- Whether the cancer has invaded nearby structures
- Whether the cancer has spread to lymph nodes or other parts of the body
- The patient's symptoms
- The patient's age and general health
The health care team can describe all of the treatment choices, the expected results of each, and the possible side effects. Because cancer therapy often damages healthy cells and tissues, side effects are common. Side effects may not be the same for each person, and they may even change from one treatment session to the next. Patients are encouraged to discuss treatment side effects with their health care team.
There are several types of surgery for esophageal cancer. The type depends mainly on where the cancer is located. The surgeon may remove the whole esophagus or only the part that has the cancer. Usually, the surgeon removes the section of the esophagus with the cancer, lymph nodes, and nearby soft tissues. Part or all of the stomach may also be removed. The patient and his or her surgeon can talk about and decide on the best type of surgery.
The surgeon makes incisions into the chest and abdomen to remove the cancer. In most cases, the surgeon pulls up the stomach and joins it to the remaining part of the esophagus. Or a piece of intestine may be used to connect the stomach to the remaining part of the esophagus. The surgeon may use either a piece of small intestine or large intestine. If the stomach was removed, a piece of intestine is used to join the remaining part of the esophagus to the small intestine.
During surgery, the surgeon may place a feeding tube into the small intestine. This tube helps the patient get enough nutrition while he or she heals.
Most people with esophageal cancer get chemotherapy. Chemotherapy uses drugs to kill and control cancer cells. Learn more about chemotherapy in our introduction to chemotherapy video.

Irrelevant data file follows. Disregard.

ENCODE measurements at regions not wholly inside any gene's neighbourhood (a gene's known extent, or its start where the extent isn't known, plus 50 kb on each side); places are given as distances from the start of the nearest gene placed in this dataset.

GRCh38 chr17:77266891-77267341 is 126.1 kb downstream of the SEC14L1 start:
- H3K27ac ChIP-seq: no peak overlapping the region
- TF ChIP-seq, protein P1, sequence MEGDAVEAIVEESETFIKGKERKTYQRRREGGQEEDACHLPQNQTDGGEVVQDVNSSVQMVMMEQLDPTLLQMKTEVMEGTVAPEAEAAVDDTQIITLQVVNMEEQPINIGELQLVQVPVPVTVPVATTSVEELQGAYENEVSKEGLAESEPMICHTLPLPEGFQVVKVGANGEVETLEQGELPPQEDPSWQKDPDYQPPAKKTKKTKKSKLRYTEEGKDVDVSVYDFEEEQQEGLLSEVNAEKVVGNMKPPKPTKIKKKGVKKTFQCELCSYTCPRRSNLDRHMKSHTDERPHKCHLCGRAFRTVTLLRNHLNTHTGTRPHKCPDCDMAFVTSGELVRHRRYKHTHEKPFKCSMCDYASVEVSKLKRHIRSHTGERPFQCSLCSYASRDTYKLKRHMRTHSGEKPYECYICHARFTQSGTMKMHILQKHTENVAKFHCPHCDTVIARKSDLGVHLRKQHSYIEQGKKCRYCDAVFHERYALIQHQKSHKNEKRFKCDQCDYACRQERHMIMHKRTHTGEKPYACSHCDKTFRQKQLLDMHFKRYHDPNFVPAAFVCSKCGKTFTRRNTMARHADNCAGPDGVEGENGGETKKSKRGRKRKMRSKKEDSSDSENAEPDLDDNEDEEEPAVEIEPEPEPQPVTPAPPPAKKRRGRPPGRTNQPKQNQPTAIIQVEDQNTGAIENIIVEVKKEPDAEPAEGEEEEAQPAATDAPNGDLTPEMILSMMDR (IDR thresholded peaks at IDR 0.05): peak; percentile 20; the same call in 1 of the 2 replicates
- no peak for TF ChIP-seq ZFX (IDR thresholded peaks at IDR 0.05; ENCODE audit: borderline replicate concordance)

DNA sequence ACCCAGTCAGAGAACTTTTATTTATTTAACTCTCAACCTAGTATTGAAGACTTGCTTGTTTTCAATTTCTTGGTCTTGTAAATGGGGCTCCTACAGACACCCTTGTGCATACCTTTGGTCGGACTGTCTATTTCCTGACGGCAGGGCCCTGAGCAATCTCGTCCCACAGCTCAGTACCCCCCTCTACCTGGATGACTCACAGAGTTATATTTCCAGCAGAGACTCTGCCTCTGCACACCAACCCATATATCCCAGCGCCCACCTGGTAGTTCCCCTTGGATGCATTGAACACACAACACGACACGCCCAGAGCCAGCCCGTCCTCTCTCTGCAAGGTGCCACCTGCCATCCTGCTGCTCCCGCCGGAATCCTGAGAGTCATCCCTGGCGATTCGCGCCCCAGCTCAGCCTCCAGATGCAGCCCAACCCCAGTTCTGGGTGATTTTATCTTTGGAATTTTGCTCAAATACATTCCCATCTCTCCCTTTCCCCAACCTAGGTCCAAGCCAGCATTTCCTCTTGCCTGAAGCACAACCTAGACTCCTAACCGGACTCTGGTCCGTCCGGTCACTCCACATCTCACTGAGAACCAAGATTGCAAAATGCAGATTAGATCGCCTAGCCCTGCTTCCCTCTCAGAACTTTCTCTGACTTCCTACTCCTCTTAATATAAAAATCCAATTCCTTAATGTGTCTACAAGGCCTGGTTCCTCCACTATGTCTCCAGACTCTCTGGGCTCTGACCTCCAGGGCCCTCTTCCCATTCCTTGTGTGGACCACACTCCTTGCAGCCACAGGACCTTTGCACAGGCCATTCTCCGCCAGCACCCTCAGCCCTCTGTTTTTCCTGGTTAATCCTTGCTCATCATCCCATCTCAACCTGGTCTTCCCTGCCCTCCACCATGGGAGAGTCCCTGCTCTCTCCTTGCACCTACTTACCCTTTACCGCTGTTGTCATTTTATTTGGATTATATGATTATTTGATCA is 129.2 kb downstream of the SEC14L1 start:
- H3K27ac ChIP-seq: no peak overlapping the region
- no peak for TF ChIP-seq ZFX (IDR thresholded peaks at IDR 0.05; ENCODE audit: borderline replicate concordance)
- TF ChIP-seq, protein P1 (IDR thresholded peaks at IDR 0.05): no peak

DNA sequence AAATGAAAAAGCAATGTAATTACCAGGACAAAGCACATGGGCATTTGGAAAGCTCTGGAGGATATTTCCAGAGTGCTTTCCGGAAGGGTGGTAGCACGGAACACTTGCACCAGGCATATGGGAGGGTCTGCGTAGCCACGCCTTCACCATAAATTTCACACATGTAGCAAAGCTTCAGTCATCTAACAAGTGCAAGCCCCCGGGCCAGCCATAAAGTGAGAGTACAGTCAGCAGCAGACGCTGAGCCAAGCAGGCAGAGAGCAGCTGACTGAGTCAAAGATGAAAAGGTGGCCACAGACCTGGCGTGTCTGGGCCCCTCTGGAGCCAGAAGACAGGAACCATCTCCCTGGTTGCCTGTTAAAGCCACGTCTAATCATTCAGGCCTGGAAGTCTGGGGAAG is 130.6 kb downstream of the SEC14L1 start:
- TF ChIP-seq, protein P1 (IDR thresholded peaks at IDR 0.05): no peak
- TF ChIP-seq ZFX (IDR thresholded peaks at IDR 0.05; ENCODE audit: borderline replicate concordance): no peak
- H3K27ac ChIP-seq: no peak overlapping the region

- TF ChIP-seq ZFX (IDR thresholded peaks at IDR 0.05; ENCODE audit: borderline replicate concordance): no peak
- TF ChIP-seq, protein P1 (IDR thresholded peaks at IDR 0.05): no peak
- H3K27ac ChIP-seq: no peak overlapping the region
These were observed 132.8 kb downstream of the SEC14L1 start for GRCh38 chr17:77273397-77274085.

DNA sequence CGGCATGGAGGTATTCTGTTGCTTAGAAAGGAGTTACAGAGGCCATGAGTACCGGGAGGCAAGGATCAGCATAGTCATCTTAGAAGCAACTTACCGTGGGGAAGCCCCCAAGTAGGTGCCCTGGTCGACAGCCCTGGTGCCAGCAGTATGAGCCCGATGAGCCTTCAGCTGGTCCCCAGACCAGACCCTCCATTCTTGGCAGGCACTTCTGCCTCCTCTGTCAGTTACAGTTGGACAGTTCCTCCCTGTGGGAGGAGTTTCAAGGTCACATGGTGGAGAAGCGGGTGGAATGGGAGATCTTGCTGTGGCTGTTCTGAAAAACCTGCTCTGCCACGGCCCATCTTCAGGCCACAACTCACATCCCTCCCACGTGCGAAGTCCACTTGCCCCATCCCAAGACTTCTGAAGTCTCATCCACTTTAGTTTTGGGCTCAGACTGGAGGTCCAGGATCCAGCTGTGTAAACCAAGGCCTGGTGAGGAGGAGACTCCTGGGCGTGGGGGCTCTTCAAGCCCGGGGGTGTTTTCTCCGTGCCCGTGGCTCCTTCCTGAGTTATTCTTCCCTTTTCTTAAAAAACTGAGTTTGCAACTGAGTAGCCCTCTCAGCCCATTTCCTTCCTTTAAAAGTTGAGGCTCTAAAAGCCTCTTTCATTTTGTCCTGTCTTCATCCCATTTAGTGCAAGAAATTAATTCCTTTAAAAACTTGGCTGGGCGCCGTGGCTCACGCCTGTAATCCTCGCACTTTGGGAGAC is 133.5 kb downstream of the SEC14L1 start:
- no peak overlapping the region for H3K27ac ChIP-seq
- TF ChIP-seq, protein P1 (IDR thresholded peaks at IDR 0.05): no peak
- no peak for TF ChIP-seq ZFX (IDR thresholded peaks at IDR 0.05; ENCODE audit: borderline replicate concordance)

Radiation therapy uses high-energy rays to kill cancer cells. Radiation therapy only affects cells in the treated area.
Doctors use two types of radiation therapy to treat esophageal cancer. Some patients receive both types:
- External radiation: The radiation comes from a large machine outside the body. The machine aims beams of radiation at the cancer. Patients go to a hospital or clinic for treatment. This type of treatment uses computers to closely target the cancer, which protects healthy tissue near the esophagus.
- Internal radiation therapy (brachytherapy): The doctor numbs the throat and gives the patient medicine to help relax. The doctor puts a tube into the esophagus. The radiation comes from the tube. Once the tube is removed, no radioactivity is left in the body. Usually, only a single treatment is done.
These studies discover and evaluate new and improved cancer treatments. Patients are encouraged to talk with their doctors about participating in a clinical trial or any questions regarding research studies. For more information, also visit HCI's clinical trials website.
When you or someone you love is diagnosed with cancer, concerns about treatments and side effects, hospital stays, and medical bills are common. You may also worry about caring for your family, work, or normal daily life.
There are several places you can go for support:
- Your health care team can answer your questions and talk to you about your concerns. They can help you with any side effects and keep you informed of all your treatments, test results, and future doctor visits.
- Our Patient and Family Support Services offer emotional support and resources for coping with cancer and its impact on daily life to Huntsman Cancer Institute (HCI) patients and their families.
- The Linda B. and Robert B. Wiggins Wellness-Survivorship Center offers many programs to increase the quality of life and well-being of HCI patients and their families
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Gastrointestinal Cancer Program
Did You Know?
- In the United States, men are more than three times as likely as women to develop esophageal cancer.
- Early esophageal cancer may not cause symptoms.
- Dietitians and speech pathologists at Huntsman Cancer Institute work closely with esophageal cancer patients who may have trouble eating or swallowing.